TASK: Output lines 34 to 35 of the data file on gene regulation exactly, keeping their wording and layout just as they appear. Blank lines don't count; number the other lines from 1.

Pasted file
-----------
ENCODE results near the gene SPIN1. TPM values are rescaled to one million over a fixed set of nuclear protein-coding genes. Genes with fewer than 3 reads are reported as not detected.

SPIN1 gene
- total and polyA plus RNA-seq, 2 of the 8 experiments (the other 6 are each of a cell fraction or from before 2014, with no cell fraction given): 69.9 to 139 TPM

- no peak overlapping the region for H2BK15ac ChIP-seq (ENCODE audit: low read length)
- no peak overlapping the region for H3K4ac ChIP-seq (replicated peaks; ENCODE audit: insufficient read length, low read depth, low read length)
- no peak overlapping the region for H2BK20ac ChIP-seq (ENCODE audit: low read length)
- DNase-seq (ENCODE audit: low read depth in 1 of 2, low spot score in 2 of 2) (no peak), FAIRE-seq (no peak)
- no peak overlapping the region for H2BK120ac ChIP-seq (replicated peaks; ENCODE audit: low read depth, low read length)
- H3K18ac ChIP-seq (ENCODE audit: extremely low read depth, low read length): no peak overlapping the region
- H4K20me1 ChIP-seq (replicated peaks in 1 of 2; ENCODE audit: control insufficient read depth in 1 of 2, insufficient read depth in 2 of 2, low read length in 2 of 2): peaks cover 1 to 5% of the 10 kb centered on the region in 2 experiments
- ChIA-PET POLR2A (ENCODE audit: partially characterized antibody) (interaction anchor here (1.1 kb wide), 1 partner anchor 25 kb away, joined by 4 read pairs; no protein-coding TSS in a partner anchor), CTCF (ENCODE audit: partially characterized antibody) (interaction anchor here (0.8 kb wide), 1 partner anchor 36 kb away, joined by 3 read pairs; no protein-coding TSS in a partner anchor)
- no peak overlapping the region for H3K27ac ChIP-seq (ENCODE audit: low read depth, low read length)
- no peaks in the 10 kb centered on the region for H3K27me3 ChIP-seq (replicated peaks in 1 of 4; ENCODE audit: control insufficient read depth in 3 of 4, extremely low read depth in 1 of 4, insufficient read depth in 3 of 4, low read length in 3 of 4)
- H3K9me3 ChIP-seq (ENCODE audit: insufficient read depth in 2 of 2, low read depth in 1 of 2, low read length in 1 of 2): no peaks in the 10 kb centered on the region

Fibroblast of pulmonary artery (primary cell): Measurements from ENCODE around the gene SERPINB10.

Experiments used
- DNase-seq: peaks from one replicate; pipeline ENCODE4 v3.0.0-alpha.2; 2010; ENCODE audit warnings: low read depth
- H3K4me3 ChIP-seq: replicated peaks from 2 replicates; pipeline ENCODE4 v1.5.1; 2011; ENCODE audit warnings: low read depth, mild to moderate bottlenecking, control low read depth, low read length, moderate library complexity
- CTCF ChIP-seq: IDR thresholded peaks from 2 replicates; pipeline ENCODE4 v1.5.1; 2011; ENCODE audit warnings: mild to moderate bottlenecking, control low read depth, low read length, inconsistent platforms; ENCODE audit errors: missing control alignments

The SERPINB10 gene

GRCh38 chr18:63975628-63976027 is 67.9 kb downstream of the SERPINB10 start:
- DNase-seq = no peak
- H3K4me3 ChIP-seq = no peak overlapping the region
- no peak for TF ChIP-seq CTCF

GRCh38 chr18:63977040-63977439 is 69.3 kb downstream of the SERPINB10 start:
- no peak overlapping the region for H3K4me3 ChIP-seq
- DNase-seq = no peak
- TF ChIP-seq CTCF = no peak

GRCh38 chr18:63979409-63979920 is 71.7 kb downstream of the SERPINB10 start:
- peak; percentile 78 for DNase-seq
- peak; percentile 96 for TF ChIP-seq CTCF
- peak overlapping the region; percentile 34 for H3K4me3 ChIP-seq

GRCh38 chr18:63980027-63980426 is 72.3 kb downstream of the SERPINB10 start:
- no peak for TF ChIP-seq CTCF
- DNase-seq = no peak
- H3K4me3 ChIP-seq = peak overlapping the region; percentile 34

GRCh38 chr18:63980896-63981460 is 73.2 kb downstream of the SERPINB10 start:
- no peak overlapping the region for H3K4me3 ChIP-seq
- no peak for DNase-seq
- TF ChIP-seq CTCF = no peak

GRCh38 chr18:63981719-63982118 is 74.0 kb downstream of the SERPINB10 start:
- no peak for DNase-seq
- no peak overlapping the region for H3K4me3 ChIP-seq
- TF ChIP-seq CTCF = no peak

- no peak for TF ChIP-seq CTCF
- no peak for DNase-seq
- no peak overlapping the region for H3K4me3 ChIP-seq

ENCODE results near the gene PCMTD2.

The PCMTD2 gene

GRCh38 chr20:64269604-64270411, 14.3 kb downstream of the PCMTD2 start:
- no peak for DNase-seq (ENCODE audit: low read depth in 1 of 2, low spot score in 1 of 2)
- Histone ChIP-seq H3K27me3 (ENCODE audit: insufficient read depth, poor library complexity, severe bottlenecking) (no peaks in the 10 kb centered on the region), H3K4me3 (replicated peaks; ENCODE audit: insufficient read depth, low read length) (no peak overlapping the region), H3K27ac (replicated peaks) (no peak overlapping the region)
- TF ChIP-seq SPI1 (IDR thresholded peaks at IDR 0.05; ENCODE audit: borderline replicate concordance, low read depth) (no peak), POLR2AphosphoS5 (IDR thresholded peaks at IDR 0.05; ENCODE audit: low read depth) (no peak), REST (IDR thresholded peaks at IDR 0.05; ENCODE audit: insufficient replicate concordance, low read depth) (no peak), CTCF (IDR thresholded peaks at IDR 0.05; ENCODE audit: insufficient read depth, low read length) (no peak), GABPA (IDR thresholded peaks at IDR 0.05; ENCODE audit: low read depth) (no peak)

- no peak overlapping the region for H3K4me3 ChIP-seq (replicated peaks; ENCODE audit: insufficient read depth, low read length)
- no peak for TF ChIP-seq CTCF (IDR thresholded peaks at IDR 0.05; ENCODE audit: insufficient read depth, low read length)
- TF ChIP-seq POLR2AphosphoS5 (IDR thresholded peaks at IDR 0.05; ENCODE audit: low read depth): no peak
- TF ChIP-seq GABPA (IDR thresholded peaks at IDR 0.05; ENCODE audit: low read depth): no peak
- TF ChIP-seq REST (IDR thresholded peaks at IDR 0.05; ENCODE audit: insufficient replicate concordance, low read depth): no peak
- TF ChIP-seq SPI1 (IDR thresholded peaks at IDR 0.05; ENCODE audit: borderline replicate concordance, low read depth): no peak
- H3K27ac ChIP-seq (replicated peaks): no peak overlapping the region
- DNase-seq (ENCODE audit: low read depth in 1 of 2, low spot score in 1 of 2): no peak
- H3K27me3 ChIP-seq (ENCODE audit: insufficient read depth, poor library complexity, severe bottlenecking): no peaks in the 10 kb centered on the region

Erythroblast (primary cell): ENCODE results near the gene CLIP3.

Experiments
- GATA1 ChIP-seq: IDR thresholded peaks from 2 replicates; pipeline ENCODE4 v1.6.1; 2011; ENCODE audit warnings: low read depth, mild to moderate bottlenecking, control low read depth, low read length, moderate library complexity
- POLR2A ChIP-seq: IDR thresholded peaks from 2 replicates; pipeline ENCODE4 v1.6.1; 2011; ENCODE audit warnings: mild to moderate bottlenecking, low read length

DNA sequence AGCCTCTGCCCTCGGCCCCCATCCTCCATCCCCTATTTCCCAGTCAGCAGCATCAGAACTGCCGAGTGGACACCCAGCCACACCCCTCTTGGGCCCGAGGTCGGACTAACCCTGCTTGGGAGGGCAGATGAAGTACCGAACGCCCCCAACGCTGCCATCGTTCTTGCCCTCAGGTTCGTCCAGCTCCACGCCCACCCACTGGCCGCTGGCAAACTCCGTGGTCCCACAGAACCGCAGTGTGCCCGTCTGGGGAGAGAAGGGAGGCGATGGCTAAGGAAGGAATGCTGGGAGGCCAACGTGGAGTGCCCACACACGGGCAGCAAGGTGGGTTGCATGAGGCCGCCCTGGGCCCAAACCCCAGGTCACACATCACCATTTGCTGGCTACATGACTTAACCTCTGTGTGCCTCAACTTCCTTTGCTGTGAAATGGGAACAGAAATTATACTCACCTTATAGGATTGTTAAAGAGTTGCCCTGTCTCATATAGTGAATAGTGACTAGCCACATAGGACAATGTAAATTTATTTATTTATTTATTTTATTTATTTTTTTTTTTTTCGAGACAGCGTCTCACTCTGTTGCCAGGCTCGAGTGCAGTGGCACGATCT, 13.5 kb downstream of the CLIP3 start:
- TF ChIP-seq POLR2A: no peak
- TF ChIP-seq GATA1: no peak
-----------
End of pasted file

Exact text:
- no peak for TF ChIP-seq CTCF
- DNase-seq = no peak